Thursday, 3 December 2009


Our eldest granddaughter, aka Speckly-Woo! celebrated her 3rd birthday today. Things got off to a good start with her having a CBeebies presenter offer birthday greetings whilst holding up our daughter's card-making handiwork for all to see. Obviously a proud moment for us, on two fronts.

Then came the news that the poor little soul was running a high temperature and not showing any sign of the good appetite she normally has.

When we arrived for her birthday tea, complete with great grandmother, Speckly-Woo! had been asleep on the settee for over an hour, pale and limp, having sent the electronic thermometer into a red light reading.

After ten minutes or so, she stirred to life and eventually sat up, cross legged and wearily surveying her birthday visitors. Then she rallied a little and had a stab at unwrapping gifts, with intermittent cuddles from mummy.

We recalled a time when our own daughter was about two years old. It was mid-winter and we were living in a small Cornish cottage, built around 1860, with no heating in the upstairs rooms. At two in the morning we entered our little girl's bedroom to find her burning up, switching her head from side to side, hair saturated, muttering deliriously. Mags comforted her while I telephoned our doctor (yes, you could still call your duty doctor at any time out of hours then). It seemed like an age, but eventually he answered the call at his house, somewhere in the remote wilds of Bodmin Moor.

He listened intently as I gabbled the symptoms and requested a home visit, before advising me to calm down. So, I calmed down and listened.

“Place a cold compress on her forehead and try to get her to take some fluids,” he said.

I listened for further instructions but none came. “But she's delirious,” I explained.

“Of course she's delirious,” he answered, “you'd probably be delirious if you were running a high temperature.” He refrained to comment on the fact that I sounded far from lucid in any case.

He went on, “If there's no change in a couple of hours, call me again and I'll be straight out to you.”

The following two hours seemed like an eternity but, as is often the case with children, the fever subsided almost as quickly as it came. We never did make that second call.

The fact is, there's nothing like a sick child for bringing on a sense of helplessness in us. We'd rather be ill ourselves than see the little ones suffering. But these moments have a positive, and that is the reminder, if ever we needed one, of how so very precious our children and grandchildren are. We love you Speckly-Woo! Happy Birthday and get well soon.

© 2009, copyright Martin T. Hodges


  1. Oh you are so right, there is nothing quite as frightening as a sick child. I hope she gets well soon - and she deserves a repeat birthday party when she is well again.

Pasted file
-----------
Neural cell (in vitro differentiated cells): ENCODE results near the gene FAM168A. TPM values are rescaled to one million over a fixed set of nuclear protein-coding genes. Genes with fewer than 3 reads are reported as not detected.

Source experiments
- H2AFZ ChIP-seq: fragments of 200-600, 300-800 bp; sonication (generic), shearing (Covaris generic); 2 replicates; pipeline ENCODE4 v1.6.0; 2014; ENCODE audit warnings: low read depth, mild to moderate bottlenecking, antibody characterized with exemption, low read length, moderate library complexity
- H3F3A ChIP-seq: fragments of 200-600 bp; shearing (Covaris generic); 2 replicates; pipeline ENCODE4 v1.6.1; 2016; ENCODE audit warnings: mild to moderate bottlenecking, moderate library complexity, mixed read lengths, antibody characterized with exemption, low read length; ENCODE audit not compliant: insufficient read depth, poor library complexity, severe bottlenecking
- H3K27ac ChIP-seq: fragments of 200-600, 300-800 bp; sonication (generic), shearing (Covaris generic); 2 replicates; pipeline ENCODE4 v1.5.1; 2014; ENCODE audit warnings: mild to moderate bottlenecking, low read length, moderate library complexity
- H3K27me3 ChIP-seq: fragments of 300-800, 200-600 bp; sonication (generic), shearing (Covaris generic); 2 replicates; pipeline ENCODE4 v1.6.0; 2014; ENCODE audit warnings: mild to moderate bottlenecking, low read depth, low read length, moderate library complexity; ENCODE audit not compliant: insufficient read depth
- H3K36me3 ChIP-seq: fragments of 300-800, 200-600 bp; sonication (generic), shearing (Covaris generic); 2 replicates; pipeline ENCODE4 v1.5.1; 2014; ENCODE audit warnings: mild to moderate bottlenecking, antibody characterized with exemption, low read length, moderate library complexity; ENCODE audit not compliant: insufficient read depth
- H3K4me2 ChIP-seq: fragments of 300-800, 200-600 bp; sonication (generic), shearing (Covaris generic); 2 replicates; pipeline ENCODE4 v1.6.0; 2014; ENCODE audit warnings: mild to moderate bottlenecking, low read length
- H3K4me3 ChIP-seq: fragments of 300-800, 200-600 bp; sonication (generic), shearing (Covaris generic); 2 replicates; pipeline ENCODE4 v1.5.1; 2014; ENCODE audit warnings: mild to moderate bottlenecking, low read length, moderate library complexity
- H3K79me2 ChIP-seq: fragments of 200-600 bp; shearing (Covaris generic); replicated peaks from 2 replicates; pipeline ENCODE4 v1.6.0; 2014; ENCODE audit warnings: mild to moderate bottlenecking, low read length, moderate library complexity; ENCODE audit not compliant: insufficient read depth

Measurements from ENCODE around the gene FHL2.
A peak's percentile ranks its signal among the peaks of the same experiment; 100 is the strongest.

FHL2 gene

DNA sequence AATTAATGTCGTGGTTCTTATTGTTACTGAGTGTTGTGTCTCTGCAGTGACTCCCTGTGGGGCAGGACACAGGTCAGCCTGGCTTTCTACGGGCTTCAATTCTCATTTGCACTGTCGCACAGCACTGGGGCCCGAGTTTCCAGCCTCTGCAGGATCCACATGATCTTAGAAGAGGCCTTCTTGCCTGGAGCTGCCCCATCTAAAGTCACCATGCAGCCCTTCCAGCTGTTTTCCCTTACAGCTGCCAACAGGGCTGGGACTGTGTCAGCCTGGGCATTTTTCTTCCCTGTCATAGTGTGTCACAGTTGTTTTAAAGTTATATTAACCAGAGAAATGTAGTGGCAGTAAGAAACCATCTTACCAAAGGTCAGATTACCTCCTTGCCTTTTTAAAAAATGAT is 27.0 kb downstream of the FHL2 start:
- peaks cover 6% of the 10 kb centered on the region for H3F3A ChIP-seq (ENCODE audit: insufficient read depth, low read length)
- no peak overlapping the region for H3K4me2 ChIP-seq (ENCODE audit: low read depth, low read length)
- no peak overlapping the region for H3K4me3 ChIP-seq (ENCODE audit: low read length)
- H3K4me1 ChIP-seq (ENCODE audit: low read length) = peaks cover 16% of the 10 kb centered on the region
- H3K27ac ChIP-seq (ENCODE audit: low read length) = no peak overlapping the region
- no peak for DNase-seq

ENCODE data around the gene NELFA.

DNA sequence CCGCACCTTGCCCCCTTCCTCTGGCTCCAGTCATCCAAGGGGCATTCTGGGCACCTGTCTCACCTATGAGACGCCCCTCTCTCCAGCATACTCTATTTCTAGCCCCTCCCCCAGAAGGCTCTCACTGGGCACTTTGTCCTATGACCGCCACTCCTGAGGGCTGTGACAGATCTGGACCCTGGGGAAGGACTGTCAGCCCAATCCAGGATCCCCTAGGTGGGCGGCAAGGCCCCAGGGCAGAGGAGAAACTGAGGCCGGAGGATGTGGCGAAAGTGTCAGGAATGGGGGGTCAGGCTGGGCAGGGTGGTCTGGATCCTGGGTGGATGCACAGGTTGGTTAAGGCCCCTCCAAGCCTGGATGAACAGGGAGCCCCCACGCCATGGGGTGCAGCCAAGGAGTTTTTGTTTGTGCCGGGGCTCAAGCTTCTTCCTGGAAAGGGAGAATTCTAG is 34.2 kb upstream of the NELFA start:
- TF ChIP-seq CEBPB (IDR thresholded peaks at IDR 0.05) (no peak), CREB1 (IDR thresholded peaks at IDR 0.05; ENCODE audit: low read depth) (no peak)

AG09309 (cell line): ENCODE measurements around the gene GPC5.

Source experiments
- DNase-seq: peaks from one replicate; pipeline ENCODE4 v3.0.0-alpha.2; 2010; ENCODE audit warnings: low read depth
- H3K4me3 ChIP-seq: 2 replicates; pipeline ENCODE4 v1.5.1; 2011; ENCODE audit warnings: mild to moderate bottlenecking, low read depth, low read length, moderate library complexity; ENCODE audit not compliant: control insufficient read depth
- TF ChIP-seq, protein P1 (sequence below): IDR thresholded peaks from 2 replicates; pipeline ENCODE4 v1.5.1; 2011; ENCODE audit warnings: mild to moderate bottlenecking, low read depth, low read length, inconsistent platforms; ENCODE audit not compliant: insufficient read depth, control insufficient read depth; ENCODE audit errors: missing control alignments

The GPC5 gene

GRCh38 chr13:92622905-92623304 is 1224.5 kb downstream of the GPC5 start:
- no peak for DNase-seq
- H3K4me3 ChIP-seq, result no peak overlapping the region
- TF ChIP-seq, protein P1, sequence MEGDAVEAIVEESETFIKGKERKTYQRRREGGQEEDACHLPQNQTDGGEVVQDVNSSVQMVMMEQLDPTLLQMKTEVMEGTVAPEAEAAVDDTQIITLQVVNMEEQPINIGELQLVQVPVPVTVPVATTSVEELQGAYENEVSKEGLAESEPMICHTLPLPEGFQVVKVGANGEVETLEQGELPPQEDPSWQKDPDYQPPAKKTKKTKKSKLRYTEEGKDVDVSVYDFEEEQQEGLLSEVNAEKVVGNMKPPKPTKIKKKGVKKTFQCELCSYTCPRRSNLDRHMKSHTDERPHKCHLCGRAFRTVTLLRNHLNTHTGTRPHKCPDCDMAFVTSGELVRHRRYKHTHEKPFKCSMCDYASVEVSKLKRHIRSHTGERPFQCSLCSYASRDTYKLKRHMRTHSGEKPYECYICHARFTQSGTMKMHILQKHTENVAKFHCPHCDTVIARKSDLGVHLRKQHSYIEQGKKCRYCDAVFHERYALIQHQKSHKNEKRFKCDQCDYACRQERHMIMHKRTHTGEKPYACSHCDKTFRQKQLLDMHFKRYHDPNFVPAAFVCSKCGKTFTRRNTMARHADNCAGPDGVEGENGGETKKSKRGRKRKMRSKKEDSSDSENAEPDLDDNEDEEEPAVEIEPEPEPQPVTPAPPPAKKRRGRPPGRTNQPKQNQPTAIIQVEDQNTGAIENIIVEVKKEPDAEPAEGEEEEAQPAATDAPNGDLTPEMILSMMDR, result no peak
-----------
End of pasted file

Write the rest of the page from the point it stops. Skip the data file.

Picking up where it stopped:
2. That is so very precious. And what a lovely name - Speckly Woo! I adore that. I do hope Speckly Woo! gets well, and I wish her a belated Happy Birthday, too!


  3. Speckly-Woo? How sweet a pet name is this? It almost makes me cry. Happy Birthday to the wee one and hope she's feeling better very soon.

  4. Lovely post. I am almost, but not really, ashamed to confess how happy I was whenever my daughter had a cold and I would be a good Mum and give her syrup which knocked her out for a while. They are so much cuter when sleeping!

  5. My parents still talk of the time they found me much in the same state as your daughter on that Cornish night. They plopped me a cool bath and here I am years later, able to walk and talk and everything!!

    Please give Speckly-Woo my very best!!

  6. Hoping that she's all better in the morning and ready for another birthday tea.

    Where did the name come from? (I have a cat, one of whose nicknames is Piddly Woo -- and I'm not sure how that name came about.)

  7. Speckly Woo must have another birthday. If the Queen can have two, we all can.
    Lovely post, Martin.

  8. What a wonderful crowd you all are. I've passed on all your good wishes to Speckly-Woo! via mum, who also says thanks.

    This morning, there was no sign of a fever and a second party has been scheduled.

  9. I had to come bacak nd say that the name "Speckly-Woo!" has been with me, making me smile since I read this post. Warm and fuzzy.
    My girl was "Ickythwump!" I wonder if she remembers still?

  10. English Rider

    How strange that your girl was Ickythwump. Speckly-Woo's identical twin sisters are Immy and Icky!

  11. A few years ago, my oldest granddaughter came down with a similar ailment on the day we all had tickets to the Nutcracker! I'm ashamed to say that we bundled her up and went anyway. She drowsed a bit and woke up for the big scenes, and our tickets didn't go to waste. But we probably did spread her germs about!

  12. Susan

    Sometimes it's a tough one to call isn't it? Children can show almost supernatural powers of recovery.....usually, just after arrangements have been cancelled!


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